Can we spend less on TV and more on making sure organizers have health insurance and a salary that equates to more than minimum wage per hour?
Although Republican Super PACs got a lot of attention, the Obama campaign spent millions of dollars on ads too...and the effectiveness of those messages weren't much better.
A greater emphasis on grassroots-led outreach facilitated by experienced community organizers is the best direction in this highly-networked new world.
Put an emphasis on the word "experienced" as traditionally paid organizers are mostly young and inexperienced recent college graduates willing to work 12-hour days but that shouldn't necessarily be the goal for effective campaigns.
More flexible hours and appropriate compensation based on skills and experience, especially within the community being organized, needs to be a higher priority and will appeal to more veteran staffers. I don't think a voter of any age wants to hear from an organizer who is not familiar with the neighborhood and only connects with them unannounced at their door step instead of on facebook or at the local civic association meeting.
On that note, can we invest in an outreach strategy that involves real relationships not just cold voter contacts and fundraisers?
OFA once spawned outreach efforts like Generation Obama and Students for Barack Obama and Virginia for Obama and DC for Obama etc etc. These were communities fostered by staff of the primary campaign built on my.barackobama.com and facebook too. But by 2012, Generation Obama was the DNC's Gen44, a fundraising program for young professionals without any field or social media-focused voter outreach activities. The program didn't even have a twitter account.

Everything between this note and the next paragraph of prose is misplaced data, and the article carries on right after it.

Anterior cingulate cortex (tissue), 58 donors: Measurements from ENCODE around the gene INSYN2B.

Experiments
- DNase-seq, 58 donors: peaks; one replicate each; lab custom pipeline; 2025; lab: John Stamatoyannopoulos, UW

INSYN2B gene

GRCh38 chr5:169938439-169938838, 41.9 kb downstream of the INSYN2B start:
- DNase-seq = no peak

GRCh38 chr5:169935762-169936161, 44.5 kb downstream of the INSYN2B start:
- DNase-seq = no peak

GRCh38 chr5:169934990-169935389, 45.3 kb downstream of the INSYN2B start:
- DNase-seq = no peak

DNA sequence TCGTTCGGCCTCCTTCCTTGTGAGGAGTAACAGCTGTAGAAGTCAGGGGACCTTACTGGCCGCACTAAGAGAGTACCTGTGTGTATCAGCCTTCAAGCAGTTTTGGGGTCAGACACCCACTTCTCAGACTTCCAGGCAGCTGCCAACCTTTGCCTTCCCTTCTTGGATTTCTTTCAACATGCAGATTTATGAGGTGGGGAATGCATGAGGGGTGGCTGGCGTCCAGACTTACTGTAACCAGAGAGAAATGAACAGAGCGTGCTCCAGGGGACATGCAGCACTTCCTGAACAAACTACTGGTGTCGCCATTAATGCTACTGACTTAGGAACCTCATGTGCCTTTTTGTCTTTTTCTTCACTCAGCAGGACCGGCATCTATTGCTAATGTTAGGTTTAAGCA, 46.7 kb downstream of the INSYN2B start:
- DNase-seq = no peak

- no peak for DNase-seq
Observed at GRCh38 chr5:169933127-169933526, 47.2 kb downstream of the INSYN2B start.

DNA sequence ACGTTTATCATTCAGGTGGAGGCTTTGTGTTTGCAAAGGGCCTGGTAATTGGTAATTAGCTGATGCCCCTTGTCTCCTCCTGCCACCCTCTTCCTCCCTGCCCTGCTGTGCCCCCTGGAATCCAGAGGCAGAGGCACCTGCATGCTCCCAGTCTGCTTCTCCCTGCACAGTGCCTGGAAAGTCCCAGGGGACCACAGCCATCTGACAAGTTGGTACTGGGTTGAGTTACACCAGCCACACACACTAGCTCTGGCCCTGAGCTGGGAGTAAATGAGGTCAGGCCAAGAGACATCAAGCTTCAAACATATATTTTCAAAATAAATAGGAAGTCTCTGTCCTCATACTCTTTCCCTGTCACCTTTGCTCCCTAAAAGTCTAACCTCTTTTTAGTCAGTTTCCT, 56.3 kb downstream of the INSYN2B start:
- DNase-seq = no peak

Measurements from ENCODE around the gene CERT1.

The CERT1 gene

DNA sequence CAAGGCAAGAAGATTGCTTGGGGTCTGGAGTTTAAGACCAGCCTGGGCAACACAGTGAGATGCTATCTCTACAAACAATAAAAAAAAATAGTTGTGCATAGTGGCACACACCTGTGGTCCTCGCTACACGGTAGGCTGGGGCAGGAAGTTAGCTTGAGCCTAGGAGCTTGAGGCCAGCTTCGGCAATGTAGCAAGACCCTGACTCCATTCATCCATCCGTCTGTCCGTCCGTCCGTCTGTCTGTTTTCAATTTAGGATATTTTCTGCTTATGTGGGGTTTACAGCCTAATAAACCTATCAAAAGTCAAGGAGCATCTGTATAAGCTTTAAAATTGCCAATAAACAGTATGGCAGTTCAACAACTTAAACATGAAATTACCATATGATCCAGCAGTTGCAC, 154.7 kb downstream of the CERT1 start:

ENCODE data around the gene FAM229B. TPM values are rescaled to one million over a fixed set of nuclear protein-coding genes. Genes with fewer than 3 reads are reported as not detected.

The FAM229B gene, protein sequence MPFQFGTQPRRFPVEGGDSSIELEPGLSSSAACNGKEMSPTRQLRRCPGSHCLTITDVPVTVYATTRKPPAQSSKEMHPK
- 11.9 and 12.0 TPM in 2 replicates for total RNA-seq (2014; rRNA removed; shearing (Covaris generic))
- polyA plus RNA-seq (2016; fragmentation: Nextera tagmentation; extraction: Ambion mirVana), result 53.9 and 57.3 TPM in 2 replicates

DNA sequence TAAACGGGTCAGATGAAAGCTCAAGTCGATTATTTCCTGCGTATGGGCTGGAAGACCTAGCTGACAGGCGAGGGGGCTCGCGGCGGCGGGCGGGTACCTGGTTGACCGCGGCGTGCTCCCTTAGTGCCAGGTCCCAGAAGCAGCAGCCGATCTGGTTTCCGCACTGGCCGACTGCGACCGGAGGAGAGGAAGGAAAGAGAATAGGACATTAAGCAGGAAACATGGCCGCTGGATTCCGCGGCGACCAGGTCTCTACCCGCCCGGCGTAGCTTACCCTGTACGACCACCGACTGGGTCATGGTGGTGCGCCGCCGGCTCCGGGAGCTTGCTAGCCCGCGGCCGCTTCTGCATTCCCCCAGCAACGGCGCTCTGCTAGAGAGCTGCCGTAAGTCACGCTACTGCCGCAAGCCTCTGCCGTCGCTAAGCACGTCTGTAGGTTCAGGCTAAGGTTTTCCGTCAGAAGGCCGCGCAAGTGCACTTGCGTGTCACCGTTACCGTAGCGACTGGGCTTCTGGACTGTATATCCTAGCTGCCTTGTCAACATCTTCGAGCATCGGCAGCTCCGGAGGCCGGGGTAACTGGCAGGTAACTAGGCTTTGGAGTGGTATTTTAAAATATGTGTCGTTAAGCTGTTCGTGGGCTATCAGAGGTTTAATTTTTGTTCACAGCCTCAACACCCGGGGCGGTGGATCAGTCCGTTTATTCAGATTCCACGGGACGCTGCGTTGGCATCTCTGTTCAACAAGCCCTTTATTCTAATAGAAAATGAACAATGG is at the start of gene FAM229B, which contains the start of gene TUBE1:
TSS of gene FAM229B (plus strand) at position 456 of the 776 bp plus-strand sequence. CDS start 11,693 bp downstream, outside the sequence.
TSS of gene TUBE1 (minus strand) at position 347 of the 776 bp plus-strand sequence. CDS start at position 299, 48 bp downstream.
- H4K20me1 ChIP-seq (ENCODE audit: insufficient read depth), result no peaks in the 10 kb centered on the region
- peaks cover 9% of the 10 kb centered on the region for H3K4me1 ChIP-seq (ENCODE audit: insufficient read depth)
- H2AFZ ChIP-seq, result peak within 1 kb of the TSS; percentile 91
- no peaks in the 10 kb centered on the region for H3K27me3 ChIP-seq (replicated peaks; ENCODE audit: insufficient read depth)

OFA also launched Tech for Obama, it sounded like a great opportunity to get web-savvy activists together to develop cool initiatives to get the message out online but was mostly a fundraising program and an opportunity to re-post general campaign content.
Meanwhile, my.barackobama.com was a fossil without any upgrades until the much-maligned Dashboard in June 2012 that largely included 2007 technology, like on the aforementioned event platform that required knowledge of html to format event descriptions.
So, despite all the innovation coming from the "top down" in Chicago, the campaign on the ground was more antiquated and didn't meet its true potential. But where this organizing deficiency really hurts is after the election, as most progressives hibernate while conservatives ring the phones off the hook on Capitol Hill probably because they are still plugged into grassroots Tea Party-like communities.
The new Organizing For Action is supposed to be chapter-based, which is a step in the right direction. But time will tell....OFA started out that way but it was mostly due to grassroots energy not institutional support.
Either way, if our side pretends we're diametrically the opposite of the Republican campaign model and can do no wrong we could be outflanked in the mid-terms again....if so, I just hope someone takes the time to write a "Growth and Opportunity Project" report by 2016.